Four years ago on a cool November day, a group of students called the Black Student Task Force marched across the University of Oregon campus to present President Michael Schill with a list of demands on how to make the university more inclusive and supportive of black students.
This fall, one of their biggest requests is coming to fruition and making history: the Black Cultural Center. The building will provide support for black students, giving them a space for academic advising, meeting and socializing.
“This is something that had been ongoing on campus for a number of years,” says Marcus Langford, associate dean of students.
The 3,200 square foot one-story building, which sits near the corner of Villard and 15th, has gray siding and large windows. The entry way is an open space in the center of the building. To the right of the entrance is a lounge area, stocked with books and magazines. To the left of the entrance is a hallway featuring a gallery of rotating artwork that represents and celebrates blackness.
The BCC also has a small conference room and a multi-purpose room. Both can be used for meetings, academic services and gatherings. Langford says The Black Student Union has already expressed interest in using the space for meetings.
The building is named for prominent Eugene-native Lyllye Reynolds-Parker.
Reynolds-Parker, 73, tells Eugene Weekly it wasn’t easy growing up black in Oregon, and the lack of diversity she encountered in school often felt isolating. When she attended the UO as a freshman in 1986, she says there was no support system in place for her.
But Reynolds-Parker developed a strong determination to make the education experience better for African Americans. When she graduated in 1991, she became an advisor to students for 17 years, retiring in 2012.
“I wanted there to be expectations that you are somebody and you can achieve whatever you want to achieve,” she says.
Now that the UO has the Black Cultural Center, Reynolds-Parker says she is ecstatic and that her feelings are hard to put into words.
“I am truly honored and humbled for it to be in my name,” Reynolds-Parker says.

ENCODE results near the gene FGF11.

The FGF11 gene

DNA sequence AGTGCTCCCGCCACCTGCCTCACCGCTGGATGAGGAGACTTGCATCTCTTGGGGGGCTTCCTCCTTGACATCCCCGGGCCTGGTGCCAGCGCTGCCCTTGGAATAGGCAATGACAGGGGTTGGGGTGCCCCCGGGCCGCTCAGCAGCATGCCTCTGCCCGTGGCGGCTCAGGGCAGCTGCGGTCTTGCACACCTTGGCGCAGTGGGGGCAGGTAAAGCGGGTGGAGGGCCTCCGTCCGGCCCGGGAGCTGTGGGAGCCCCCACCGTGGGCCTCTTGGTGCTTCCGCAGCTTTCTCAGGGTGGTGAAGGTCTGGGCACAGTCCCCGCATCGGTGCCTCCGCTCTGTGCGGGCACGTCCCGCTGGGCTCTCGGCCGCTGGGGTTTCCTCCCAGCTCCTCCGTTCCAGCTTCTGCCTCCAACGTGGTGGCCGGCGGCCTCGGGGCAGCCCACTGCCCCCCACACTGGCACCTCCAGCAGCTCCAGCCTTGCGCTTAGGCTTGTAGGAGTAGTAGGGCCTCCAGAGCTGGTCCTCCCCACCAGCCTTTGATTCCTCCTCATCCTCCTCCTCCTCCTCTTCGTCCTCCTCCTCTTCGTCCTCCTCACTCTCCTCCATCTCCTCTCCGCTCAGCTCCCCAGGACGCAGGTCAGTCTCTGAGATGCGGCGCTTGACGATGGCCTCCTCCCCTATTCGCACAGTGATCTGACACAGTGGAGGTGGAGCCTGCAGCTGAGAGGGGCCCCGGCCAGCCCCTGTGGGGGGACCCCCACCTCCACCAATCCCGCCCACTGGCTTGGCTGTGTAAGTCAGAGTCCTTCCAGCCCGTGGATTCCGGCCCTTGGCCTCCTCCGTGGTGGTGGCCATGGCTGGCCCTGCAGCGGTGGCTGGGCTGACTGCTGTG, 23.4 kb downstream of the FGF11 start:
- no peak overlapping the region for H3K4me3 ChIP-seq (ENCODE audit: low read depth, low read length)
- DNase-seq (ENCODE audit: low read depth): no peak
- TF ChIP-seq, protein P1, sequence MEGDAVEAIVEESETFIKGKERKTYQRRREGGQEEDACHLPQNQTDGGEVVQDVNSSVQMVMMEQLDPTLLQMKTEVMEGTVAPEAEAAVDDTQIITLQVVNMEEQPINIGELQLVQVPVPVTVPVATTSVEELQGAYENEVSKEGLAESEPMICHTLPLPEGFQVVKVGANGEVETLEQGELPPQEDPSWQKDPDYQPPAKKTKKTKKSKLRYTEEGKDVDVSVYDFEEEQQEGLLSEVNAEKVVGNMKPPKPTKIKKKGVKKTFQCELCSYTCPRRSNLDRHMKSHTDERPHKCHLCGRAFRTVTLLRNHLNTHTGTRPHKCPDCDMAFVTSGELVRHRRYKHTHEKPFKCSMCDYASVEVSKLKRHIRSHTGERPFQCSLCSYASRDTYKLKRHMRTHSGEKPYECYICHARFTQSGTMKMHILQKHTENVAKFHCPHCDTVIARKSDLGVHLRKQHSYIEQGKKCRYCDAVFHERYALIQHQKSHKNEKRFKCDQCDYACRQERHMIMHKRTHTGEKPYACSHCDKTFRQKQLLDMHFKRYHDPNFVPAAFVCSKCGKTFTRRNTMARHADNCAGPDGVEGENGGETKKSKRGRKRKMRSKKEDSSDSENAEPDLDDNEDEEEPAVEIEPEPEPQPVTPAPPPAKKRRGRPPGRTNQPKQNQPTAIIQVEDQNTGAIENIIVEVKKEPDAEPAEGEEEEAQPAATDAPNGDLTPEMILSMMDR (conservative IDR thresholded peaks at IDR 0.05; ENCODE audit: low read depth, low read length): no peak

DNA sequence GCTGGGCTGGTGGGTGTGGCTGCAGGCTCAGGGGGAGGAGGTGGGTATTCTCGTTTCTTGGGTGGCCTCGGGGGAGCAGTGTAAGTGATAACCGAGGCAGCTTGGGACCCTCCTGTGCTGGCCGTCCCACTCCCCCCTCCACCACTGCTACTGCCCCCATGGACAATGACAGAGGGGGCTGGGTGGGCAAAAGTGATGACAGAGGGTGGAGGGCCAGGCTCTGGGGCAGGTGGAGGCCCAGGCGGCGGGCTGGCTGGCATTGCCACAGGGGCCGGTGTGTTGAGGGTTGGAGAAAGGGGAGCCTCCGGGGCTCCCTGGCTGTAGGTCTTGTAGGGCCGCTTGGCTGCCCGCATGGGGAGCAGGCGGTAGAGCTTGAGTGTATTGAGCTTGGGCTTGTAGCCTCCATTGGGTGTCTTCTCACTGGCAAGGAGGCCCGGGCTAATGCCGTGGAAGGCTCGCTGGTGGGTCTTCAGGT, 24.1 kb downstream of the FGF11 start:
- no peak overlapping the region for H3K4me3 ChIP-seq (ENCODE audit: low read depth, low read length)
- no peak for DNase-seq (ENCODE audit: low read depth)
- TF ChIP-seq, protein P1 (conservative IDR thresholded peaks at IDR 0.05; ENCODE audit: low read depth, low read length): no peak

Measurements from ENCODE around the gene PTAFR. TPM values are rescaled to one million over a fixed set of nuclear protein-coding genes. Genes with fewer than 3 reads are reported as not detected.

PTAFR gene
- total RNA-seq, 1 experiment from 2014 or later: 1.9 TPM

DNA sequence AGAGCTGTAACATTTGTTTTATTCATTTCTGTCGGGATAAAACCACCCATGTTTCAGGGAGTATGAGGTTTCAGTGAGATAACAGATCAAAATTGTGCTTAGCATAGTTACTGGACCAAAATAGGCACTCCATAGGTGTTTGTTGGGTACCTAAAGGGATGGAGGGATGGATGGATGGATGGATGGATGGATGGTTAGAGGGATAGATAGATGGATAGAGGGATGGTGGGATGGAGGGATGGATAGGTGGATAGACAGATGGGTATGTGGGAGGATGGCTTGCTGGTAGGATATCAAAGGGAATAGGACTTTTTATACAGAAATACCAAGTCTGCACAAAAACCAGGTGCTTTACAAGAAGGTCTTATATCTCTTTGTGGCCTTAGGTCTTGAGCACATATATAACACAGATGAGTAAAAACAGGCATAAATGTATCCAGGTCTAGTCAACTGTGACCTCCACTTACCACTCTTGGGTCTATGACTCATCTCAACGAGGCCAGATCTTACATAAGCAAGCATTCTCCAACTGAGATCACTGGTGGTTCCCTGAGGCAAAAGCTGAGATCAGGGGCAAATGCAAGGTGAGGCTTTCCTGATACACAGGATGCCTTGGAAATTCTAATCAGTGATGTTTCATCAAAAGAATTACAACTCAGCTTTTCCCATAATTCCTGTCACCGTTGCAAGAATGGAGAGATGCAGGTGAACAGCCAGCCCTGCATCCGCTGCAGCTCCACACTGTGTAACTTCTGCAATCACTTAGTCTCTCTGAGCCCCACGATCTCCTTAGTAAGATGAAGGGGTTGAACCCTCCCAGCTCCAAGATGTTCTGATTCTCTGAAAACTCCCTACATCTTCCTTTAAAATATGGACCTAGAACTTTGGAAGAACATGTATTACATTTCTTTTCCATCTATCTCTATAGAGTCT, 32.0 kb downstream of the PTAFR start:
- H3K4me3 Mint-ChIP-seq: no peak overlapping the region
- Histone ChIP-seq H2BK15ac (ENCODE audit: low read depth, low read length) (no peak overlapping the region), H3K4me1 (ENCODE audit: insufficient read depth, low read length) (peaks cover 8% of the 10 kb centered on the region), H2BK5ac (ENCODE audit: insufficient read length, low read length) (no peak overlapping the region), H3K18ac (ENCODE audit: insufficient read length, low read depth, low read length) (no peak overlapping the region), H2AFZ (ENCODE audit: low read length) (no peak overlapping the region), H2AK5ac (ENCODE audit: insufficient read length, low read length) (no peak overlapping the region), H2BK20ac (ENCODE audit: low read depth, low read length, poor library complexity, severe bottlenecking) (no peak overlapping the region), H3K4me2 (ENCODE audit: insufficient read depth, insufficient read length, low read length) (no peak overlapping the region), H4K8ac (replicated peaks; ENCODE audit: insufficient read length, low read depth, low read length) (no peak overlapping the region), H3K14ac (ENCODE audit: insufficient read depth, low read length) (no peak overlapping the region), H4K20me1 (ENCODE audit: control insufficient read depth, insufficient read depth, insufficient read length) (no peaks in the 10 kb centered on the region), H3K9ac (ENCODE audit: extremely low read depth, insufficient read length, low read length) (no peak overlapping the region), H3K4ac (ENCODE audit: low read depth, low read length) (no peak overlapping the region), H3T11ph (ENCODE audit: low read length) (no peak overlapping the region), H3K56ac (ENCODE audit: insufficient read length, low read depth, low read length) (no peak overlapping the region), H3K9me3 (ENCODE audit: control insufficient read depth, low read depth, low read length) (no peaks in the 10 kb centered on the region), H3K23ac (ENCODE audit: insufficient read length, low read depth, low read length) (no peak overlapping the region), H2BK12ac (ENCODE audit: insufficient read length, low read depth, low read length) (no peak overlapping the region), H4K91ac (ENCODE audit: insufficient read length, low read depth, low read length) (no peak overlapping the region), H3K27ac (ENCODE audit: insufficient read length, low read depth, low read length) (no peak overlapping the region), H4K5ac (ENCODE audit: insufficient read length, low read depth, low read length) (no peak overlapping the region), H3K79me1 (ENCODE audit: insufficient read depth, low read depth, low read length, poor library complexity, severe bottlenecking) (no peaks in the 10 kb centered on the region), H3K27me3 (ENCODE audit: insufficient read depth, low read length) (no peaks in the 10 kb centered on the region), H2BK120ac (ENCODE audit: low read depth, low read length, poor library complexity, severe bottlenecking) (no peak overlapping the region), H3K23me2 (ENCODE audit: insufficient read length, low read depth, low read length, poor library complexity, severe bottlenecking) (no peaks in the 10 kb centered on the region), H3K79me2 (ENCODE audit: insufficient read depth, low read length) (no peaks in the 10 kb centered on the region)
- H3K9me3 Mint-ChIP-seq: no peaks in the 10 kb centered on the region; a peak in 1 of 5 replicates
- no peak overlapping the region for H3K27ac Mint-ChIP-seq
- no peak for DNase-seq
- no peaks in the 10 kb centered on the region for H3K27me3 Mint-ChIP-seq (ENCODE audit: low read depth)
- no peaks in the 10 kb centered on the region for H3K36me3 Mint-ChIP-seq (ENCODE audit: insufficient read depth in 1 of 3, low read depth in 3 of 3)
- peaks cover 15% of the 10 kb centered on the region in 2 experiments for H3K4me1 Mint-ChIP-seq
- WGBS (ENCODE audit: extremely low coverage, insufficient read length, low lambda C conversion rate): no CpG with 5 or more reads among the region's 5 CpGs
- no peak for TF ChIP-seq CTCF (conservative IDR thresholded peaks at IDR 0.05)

When the Black Student Task Force originally came up with a list of 12 demands, the BCC was only one of them. The Task Force also demanded a scholarship initiative to support black students, demanded the university make the class Ethics 101 a graduation requirement and demanded that all Ku Klux Klan-related buildings be renamed — starting with Deady Hall. The UO chose not to rename that building.
In April 2017, Schill announced which diversity initiatives the university would take on to support the Black Student Task Force, and one of the biggest changes was to create the BCC. Private donors funded the $3 million building and the groundbreaking took place in October 2018.
“I would say that the history of the Black Cultural Center really does come out of and is rooted in student voice and student activism,” Langford says.
Now that the center is ready for student use, the university hired Aris Hall as the coordinator for the BCC. Hall has worked in administration and student services at historically black colleges as well as predominantly white colleges, she says. As the coordinator, Hall will work with students and staff to create social and academic opportunities for students.
“What I am looking forward to is seeing how it develops over time as not just for black students, but a place where they learn and grow past being a student and how they give back,” she says. ν
The Black Cultural Center will have a grand opening ceremony 11:30 am Saturday, Oct. 12 and will feature speakers and tours of the building.